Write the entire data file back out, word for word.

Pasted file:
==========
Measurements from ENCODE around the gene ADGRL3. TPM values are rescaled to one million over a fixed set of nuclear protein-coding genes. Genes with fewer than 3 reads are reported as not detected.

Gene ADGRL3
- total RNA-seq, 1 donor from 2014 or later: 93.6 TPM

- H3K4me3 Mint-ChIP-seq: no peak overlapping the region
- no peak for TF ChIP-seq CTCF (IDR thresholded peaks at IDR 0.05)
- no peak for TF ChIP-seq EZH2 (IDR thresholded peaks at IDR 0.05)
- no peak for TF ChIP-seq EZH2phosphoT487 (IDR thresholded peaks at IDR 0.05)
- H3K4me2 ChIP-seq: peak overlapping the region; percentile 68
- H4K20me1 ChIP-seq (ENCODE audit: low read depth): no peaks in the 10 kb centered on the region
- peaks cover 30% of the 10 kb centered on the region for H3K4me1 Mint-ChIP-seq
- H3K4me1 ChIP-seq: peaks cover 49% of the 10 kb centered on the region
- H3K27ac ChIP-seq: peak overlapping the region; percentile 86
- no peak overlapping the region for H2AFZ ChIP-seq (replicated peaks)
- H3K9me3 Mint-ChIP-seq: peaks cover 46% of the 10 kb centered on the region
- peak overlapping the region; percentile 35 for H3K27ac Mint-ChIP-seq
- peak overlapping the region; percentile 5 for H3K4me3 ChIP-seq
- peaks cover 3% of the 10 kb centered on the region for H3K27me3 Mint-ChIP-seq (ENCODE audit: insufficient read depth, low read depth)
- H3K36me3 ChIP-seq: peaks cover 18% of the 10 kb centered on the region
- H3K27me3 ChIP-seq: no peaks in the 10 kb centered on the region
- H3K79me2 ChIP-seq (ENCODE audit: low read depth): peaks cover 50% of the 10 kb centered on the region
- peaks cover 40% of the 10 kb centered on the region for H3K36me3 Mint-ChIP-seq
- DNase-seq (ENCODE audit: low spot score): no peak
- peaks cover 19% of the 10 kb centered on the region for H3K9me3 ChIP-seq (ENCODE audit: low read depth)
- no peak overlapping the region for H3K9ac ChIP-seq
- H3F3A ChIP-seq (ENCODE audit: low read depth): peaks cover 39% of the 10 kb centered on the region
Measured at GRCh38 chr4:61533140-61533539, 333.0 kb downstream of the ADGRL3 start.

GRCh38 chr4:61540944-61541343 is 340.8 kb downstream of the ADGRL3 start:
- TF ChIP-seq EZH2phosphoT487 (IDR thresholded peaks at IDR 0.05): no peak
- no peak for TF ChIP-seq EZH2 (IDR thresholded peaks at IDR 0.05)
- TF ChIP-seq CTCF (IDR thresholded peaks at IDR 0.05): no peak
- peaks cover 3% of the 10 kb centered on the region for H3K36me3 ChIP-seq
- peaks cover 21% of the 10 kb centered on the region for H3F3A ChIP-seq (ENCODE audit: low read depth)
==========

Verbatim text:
Measurements from ENCODE around the gene ADGRL3. TPM values are rescaled to one million over a fixed set of nuclear protein-coding genes. Genes with fewer than 3 reads are reported as not detected.

Gene ADGRL3
- total RNA-seq, 1 donor from 2014 or later: 93.6 TPM

- H3K4me3 Mint-ChIP-seq: no peak overlapping the region
- no peak for TF ChIP-seq CTCF (IDR thresholded peaks at IDR 0.05)
- no peak for TF ChIP-seq EZH2 (IDR thresholded peaks at IDR 0.05)
- no peak for TF ChIP-seq EZH2phosphoT487 (IDR thresholded peaks at IDR 0.05)
- H3K4me2 ChIP-seq: peak overlapping the region; percentile 68
- H4K20me1 ChIP-seq (ENCODE audit: low read depth): no peaks in the 10 kb centered on the region
- peaks cover 30% of the 10 kb centered on the region for H3K4me1 Mint-ChIP-seq
- H3K4me1 ChIP-seq: peaks cover 49% of the 10 kb centered on the region
- H3K27ac ChIP-seq: peak overlapping the region; percentile 86
- no peak overlapping the region for H2AFZ ChIP-seq (replicated peaks)
- H3K9me3 Mint-ChIP-seq: peaks cover 46% of the 10 kb centered on the region
- peak overlapping the region; percentile 35 for H3K27ac Mint-ChIP-seq
- peak overlapping the region; percentile 5 for H3K4me3 ChIP-seq
- peaks cover 3% of the 10 kb centered on the region for H3K27me3 Mint-ChIP-seq (ENCODE audit: insufficient read depth, low read depth)
- H3K36me3 ChIP-seq: peaks cover 18% of the 10 kb centered on the region
- H3K27me3 ChIP-seq: no peaks in the 10 kb centered on the region
- H3K79me2 ChIP-seq (ENCODE audit: low read depth): peaks cover 50% of the 10 kb centered on the region
- peaks cover 40% of the 10 kb centered on the region for H3K36me3 Mint-ChIP-seq
- DNase-seq (ENCODE audit: low spot score): no peak
- peaks cover 19% of the 10 kb centered on the region for H3K9me3 ChIP-seq (ENCODE audit: low read depth)
- no peak overlapping the region for H3K9ac ChIP-seq
- H3F3A ChIP-seq (ENCODE audit: low read depth): peaks cover 39% of the 10 kb centered on the region
Measured at GRCh38 chr4:61533140-61533539, 333.0 kb downstream of the ADGRL3 start.

GRCh38 chr4:61540944-61541343 is 340.8 kb downstream of the ADGRL3 start:
- TF ChIP-seq EZH2phosphoT487 (IDR thresholded peaks at IDR 0.05): no peak
- no peak for TF ChIP-seq EZH2 (IDR thresholded peaks at IDR 0.05)
- TF ChIP-seq CTCF (IDR thresholded peaks at IDR 0.05): no peak
- peaks cover 3% of the 10 kb centered on the region for H3K36me3 ChIP-seq
- peaks cover 21% of the 10 kb centered on the region for H3F3A ChIP-seq (ENCODE audit: low read depth)